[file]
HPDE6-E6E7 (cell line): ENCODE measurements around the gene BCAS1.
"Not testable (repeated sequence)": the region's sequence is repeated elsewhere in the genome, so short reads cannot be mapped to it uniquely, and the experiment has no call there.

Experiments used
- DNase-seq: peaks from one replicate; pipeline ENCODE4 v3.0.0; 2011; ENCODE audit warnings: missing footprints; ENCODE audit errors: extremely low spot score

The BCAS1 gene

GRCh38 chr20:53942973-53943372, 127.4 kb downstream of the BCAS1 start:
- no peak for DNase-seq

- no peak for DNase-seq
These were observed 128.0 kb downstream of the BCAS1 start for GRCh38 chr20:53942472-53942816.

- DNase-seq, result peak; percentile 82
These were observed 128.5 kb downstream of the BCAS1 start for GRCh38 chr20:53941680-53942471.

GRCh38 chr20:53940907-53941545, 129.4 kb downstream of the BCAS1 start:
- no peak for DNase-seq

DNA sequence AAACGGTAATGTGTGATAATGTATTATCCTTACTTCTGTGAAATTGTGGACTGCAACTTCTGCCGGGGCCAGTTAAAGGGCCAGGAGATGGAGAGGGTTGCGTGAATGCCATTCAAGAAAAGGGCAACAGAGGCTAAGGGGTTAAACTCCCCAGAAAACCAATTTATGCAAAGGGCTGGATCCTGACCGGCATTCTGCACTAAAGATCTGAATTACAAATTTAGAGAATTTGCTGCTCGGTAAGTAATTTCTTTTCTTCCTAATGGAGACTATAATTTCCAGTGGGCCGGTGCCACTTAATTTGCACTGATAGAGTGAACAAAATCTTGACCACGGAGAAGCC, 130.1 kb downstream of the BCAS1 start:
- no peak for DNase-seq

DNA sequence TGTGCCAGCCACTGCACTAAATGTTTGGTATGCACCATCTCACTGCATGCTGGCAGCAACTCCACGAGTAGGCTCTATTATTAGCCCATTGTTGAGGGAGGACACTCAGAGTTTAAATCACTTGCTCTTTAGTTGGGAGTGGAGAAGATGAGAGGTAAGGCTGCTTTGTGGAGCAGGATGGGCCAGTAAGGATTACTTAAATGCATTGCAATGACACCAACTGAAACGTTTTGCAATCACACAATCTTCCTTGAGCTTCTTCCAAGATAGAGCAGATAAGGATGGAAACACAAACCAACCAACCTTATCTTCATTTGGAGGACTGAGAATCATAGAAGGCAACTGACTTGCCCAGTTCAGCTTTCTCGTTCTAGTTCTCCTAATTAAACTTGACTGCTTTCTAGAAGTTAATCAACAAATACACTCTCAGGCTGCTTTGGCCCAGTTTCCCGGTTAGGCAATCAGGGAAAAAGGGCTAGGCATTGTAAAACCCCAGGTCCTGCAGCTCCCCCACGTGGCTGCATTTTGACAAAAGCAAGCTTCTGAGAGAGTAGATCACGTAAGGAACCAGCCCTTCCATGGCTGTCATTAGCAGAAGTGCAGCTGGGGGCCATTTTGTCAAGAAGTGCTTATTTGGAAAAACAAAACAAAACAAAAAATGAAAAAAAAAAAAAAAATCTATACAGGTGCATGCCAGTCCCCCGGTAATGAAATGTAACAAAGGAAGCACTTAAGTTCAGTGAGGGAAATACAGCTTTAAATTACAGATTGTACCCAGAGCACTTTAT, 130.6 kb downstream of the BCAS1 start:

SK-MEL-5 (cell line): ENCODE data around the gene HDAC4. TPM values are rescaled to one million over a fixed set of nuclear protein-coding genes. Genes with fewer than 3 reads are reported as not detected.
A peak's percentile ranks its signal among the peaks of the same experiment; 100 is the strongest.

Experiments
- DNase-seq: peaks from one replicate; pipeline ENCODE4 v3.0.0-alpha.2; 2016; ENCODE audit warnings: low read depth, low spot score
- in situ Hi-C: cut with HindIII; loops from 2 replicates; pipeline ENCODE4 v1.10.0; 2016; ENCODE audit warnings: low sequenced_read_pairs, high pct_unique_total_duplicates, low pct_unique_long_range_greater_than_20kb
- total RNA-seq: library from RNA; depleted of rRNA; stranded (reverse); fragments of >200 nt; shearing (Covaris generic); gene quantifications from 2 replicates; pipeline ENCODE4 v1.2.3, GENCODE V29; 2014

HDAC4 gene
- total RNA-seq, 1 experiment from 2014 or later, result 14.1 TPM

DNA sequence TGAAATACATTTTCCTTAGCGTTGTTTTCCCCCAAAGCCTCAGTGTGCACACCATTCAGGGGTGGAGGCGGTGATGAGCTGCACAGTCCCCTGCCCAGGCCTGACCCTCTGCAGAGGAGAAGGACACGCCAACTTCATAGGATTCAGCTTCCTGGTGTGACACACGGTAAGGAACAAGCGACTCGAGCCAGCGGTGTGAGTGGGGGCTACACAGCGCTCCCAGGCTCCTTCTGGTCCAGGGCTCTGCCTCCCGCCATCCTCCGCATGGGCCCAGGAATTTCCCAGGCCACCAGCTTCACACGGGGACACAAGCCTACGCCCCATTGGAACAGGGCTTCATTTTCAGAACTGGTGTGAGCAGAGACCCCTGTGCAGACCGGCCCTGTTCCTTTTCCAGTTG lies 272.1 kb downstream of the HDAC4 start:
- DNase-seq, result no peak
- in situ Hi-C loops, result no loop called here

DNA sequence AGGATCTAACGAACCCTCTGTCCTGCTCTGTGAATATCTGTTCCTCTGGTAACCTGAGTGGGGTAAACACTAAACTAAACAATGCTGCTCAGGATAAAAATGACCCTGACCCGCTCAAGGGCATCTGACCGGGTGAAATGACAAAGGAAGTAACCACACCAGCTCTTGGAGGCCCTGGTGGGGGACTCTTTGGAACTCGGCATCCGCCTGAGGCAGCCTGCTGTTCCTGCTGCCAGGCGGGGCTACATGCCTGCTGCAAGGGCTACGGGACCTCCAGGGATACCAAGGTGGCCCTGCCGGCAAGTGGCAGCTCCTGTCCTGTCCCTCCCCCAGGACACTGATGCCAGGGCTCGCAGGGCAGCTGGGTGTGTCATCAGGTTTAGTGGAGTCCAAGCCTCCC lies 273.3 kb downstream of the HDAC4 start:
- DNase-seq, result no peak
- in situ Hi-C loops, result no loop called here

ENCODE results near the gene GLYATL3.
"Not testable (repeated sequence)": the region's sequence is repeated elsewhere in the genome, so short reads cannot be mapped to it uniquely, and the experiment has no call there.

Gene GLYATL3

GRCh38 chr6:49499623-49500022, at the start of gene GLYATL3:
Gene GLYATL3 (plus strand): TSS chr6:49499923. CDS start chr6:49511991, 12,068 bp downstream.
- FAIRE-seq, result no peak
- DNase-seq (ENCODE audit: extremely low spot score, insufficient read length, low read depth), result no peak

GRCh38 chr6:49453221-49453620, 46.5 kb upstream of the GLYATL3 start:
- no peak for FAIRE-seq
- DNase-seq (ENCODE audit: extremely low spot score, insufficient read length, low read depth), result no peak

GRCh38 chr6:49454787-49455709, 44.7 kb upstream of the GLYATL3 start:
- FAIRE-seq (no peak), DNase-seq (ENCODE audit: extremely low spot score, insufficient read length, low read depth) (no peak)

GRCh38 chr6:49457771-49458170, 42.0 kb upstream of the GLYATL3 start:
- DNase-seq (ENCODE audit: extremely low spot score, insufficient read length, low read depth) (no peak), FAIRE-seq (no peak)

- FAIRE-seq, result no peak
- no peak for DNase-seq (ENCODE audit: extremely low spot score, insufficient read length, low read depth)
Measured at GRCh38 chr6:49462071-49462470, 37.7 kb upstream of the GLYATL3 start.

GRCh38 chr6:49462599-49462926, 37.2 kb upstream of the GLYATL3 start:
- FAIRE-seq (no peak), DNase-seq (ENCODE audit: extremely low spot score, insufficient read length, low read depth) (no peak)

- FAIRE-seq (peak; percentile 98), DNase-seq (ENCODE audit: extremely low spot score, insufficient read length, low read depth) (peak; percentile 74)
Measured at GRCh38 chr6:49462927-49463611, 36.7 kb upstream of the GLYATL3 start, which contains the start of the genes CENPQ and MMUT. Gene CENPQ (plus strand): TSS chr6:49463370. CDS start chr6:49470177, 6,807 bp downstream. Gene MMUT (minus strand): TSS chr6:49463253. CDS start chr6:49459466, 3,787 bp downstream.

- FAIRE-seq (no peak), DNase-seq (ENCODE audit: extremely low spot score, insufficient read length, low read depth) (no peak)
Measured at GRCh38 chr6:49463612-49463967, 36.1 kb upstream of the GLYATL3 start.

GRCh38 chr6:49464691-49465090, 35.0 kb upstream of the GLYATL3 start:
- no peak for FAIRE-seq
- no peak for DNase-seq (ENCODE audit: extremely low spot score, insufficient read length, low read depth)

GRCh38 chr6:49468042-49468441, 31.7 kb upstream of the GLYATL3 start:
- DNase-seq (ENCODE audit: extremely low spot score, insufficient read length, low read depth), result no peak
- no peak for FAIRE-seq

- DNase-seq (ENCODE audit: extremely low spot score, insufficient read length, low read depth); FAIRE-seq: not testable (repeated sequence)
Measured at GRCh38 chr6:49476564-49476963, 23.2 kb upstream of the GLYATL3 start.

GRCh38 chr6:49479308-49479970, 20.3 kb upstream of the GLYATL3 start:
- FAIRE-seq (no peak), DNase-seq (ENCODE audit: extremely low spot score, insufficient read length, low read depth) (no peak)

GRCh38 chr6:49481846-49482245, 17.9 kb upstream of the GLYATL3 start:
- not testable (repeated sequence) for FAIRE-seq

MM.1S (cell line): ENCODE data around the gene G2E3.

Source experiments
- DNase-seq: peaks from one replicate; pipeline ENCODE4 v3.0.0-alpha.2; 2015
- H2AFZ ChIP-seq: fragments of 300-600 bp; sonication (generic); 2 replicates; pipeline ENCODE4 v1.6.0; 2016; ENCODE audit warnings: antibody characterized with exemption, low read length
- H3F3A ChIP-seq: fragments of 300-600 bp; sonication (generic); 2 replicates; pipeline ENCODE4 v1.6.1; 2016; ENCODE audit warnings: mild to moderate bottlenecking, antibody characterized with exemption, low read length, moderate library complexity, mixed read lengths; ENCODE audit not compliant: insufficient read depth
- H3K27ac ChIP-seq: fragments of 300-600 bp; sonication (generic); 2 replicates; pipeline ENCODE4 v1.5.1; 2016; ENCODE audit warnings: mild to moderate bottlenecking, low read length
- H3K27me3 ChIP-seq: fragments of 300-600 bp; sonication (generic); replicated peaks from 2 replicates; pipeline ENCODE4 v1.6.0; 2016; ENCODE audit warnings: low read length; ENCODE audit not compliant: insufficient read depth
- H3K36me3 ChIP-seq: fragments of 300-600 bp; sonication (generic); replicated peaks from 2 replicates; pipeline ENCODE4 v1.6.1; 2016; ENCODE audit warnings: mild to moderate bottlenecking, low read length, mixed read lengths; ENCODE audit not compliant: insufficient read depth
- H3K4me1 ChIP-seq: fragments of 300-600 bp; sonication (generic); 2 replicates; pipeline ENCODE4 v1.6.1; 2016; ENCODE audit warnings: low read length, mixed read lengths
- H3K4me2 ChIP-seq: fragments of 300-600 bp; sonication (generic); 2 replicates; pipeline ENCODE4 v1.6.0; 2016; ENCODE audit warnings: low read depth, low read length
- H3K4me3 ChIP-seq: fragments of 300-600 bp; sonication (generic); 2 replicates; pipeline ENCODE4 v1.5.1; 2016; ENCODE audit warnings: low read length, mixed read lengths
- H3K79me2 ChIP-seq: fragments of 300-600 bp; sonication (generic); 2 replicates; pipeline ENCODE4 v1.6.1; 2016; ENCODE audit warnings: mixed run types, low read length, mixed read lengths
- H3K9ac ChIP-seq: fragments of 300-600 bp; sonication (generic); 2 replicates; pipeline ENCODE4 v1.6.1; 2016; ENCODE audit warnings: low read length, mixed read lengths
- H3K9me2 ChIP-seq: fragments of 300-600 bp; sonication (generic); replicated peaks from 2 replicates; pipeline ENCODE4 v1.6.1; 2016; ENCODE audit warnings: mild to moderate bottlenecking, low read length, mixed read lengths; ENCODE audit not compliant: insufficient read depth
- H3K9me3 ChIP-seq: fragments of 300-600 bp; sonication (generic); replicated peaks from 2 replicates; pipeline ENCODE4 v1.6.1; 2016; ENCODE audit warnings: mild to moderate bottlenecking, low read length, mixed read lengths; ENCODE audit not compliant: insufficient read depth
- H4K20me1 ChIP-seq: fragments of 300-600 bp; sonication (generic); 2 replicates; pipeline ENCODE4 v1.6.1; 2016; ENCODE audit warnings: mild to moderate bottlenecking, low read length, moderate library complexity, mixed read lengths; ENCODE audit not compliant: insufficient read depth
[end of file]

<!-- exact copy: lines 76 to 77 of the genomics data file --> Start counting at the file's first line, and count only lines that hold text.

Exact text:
- H3K4me3 ChIP-seq: fragments of 300-600 bp; sonication (generic); 2 replicates; pipeline ENCODE4 v1.5.1; 2016; ENCODE audit warnings: low read length, mixed read lengths
- H3K79me2 ChIP-seq: fragments of 300-600 bp; sonication (generic); 2 replicates; pipeline ENCODE4 v1.6.1; 2016; ENCODE audit warnings: mixed run types, low read length, mixed read lengths